of the UDP header is found in Appendix B.
Port numbers 0 through 1,023 are assigned by IANA for common use and port
numbers 1,024 and above by the application for specific uses.Called well-known
UDP port numbers,some of those assigned by IANA are:

UDP 53 Domain Name System;

UDP 67 Dynamic Host Configuration Protocol (DHCP) Client;
1.3 User DatagramProtocol 7

UDP 68 Dynamic Host Configuration Protocol (DHCP) Server;

UDP 69 Trivial File Transfer Protocol (TFTP);

UDP 137 NetBIOS Name Service;

UDP 138 NetBIOS Datagram Service.

UDP 161 Simple Network Management Protocol (SNMP)
By identifying the port number through which the application PDUreaches UDP
in the transport layer,the application is providing an address for the return of data.
1.3.3 Checksum
The checksum is calculated by summing 16-bit words over the UDP datagram
(header + payload) and a pseudoheader.It consists of the source IP address,the des-
tination IP address,an unused byte,a byte that identifies the UDP protocol (0x11),
and the length (in bytes) of the segment.In addition,if the number of bytes in this
streamis odd,a padding byte is added.(For computation only.The padding byte is
not transmitted.) Repeating the addresses (they are also contained in the Internet
header) ensures that,if a routing or segmentation process modifies the values in the
IP header,it is detected in the transport layer.
In more detail,the sender adds the 16-bit words in the segment and computes
the ones complement of the sum.This is the number put in the checksum field and
sent to the receiver.The receiver sums the 16-bit words and the ones complement.If
the result is all ones,no errors have been detected.If the result contains one or more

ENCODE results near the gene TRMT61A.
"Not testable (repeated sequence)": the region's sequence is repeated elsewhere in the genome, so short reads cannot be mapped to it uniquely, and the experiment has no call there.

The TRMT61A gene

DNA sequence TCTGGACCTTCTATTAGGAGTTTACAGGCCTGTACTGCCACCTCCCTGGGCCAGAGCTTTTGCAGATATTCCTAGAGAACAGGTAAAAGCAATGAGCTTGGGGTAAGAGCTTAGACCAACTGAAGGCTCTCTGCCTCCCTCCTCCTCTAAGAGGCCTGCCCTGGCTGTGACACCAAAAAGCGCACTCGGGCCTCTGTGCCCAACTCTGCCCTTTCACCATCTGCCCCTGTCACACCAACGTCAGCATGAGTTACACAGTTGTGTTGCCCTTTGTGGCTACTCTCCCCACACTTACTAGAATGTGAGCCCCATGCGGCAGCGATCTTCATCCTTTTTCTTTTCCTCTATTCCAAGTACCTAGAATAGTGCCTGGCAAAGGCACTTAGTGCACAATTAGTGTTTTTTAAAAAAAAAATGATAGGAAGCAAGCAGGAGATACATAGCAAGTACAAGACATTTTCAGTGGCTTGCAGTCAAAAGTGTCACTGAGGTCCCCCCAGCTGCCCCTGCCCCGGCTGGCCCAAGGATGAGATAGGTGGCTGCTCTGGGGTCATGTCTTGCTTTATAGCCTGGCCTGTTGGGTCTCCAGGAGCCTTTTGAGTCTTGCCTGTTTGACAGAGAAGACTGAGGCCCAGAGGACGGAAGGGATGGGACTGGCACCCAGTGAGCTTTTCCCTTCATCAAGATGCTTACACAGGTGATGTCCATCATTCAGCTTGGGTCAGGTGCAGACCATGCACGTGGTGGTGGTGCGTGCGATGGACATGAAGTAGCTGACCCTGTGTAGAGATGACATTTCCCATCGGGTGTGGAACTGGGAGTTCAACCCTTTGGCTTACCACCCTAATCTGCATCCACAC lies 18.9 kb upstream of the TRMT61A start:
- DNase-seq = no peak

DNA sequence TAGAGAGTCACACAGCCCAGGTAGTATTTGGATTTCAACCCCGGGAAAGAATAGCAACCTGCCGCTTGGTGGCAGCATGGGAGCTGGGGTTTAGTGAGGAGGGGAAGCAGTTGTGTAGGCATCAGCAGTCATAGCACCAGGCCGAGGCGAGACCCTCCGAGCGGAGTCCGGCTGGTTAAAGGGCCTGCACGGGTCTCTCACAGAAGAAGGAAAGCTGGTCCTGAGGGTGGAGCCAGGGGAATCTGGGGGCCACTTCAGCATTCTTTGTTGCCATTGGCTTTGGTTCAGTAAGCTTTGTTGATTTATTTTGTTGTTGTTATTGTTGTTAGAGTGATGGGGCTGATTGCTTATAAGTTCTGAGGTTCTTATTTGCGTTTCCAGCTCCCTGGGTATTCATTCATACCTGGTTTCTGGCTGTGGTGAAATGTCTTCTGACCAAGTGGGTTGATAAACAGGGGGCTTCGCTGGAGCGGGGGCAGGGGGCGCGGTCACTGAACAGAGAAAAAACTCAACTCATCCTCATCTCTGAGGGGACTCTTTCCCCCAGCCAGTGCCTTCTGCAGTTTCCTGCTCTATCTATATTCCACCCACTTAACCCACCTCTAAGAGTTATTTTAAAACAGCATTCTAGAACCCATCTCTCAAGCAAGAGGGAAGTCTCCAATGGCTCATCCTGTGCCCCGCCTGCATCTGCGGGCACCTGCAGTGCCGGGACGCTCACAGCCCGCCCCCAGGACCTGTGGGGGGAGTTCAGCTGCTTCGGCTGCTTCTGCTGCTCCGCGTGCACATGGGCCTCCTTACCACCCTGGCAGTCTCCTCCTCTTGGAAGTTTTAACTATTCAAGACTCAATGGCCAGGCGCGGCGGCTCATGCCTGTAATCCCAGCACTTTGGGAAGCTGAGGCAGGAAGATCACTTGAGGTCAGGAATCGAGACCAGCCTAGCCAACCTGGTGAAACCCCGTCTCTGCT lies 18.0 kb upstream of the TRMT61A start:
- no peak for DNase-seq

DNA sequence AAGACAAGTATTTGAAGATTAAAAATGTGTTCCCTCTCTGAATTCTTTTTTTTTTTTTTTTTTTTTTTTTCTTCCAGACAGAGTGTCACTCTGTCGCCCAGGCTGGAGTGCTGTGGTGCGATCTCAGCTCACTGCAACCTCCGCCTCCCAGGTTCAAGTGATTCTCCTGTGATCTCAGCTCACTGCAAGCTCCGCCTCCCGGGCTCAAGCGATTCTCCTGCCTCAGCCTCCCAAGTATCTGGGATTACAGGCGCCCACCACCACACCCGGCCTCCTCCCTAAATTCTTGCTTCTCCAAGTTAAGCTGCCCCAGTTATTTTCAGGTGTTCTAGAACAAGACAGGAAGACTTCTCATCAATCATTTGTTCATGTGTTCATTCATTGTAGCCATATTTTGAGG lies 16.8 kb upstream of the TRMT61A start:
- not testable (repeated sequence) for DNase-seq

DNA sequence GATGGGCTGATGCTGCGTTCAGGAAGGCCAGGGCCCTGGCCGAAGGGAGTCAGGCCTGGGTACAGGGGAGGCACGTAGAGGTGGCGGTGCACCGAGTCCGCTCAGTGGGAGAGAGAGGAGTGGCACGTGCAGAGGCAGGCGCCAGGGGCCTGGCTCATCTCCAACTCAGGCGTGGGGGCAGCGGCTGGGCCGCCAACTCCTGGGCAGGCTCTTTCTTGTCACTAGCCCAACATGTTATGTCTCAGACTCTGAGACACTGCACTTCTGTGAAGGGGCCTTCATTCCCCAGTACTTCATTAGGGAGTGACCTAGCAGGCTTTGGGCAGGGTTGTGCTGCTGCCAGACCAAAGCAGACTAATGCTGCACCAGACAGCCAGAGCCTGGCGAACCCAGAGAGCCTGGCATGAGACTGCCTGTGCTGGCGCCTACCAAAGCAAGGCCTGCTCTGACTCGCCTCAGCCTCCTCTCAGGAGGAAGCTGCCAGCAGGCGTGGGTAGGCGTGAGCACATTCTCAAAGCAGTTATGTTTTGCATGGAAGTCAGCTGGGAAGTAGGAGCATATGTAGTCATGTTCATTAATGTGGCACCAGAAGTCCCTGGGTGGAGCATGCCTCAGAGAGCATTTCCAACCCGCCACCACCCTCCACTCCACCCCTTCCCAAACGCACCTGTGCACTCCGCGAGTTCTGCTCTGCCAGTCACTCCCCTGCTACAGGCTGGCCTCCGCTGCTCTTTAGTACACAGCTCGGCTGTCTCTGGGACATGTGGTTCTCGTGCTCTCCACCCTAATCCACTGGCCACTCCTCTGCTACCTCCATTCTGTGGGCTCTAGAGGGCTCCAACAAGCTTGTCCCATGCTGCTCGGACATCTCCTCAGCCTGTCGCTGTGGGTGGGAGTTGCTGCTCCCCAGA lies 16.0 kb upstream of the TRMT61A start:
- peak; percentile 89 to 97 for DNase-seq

zeros,an error or errors are present.In this circumstance,the datagramis destroyed.
1.4 Transmission Control Protocol (TCP)
TCP provides connection-oriented services.A logical connection is set up between
originating and terminating stations.Acknowledgments,error and flow controls,
and other features are employed to ensure reliable data transfer.TCP is a transport
layer protocol that provides reliable data transfer over point-to-point duplex chan-
nels.TCP accepts data fromthe application layer,adds data required to achieve reli-
8 A TCP/IP World?
Network
interface
header
Internet
header
UDP
hdr
Application PDU
Network
interface
trailer
3 to 6
bytes
3 to 5
bytes
Desti-
nation
port
Length
Check-
sum
2 bytes 2 bytes 2 bytes 2 bytes
Source
port
UDP header fields
UDP/IP frame
UDP PDU
8
bytes
≥ 20
bytes
Figure 1.2 UDP header and UDP/IP frame.
able operation,and sends the combination to IP.TCP associates port numbers with
specific applications,provides a number for every byte in the data stream,provides
acknowledgments,computes timeouts to ensure the repetition of unacknowledged
frames,exercises flowcontrol,and uses special messages to establish and terminate
duplex communication.
TCP is used with unicast addresses only.It cannot be used for multicast or
broadcast deliveries.Before data is transferred between processes running on two
hosts,a duplex connection is negotiated.At the end of the exchange,the connection
is closed using a termination process.Provisions are made for recovery fromunto-